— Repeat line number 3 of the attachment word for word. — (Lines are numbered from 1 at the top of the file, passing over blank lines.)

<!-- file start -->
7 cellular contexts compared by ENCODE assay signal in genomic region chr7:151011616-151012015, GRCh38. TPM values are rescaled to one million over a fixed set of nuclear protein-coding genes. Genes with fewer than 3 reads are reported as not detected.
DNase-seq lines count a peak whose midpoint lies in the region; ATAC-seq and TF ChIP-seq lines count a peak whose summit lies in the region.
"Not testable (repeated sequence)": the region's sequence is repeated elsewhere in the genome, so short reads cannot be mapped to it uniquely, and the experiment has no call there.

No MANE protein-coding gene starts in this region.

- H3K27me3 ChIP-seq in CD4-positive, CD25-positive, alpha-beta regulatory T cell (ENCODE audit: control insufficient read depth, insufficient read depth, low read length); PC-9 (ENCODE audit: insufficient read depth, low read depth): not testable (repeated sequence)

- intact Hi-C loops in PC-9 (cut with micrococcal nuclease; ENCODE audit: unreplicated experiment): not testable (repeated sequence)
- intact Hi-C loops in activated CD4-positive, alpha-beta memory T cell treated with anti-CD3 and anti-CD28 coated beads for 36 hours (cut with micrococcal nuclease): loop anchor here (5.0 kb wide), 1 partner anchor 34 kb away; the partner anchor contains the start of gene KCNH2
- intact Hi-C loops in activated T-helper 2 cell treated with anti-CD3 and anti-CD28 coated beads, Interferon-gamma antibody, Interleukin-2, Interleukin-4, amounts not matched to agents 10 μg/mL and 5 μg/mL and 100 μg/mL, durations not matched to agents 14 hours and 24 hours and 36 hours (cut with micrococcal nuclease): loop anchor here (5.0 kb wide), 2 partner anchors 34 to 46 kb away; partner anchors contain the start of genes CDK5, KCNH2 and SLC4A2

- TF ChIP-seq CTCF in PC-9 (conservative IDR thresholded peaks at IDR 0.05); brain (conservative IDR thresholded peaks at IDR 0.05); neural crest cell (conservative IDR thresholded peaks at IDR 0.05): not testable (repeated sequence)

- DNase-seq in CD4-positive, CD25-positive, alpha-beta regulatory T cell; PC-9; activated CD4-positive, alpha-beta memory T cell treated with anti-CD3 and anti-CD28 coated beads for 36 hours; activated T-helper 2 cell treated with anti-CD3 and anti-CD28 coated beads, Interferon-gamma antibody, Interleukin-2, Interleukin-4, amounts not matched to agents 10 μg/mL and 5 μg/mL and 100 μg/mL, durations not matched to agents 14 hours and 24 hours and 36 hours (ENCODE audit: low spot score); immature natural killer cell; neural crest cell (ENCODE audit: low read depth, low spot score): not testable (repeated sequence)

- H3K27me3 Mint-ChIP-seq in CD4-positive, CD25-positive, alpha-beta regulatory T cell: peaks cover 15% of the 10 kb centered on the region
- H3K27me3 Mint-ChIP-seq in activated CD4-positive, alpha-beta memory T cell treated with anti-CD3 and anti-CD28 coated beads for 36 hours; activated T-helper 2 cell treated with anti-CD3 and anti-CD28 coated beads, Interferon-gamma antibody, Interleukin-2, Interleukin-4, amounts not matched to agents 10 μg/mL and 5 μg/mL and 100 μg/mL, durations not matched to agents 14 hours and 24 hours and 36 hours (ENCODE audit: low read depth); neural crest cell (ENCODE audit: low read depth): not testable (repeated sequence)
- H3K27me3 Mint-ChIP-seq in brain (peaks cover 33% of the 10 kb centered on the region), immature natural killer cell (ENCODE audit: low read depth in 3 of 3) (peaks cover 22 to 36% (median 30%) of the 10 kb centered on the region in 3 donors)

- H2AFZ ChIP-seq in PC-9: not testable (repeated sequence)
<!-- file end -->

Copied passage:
"Not testable (repeated sequence)": the region's sequence is repeated elsewhere in the genome, so short reads cannot be mapped to it uniquely, and the experiment has no call there.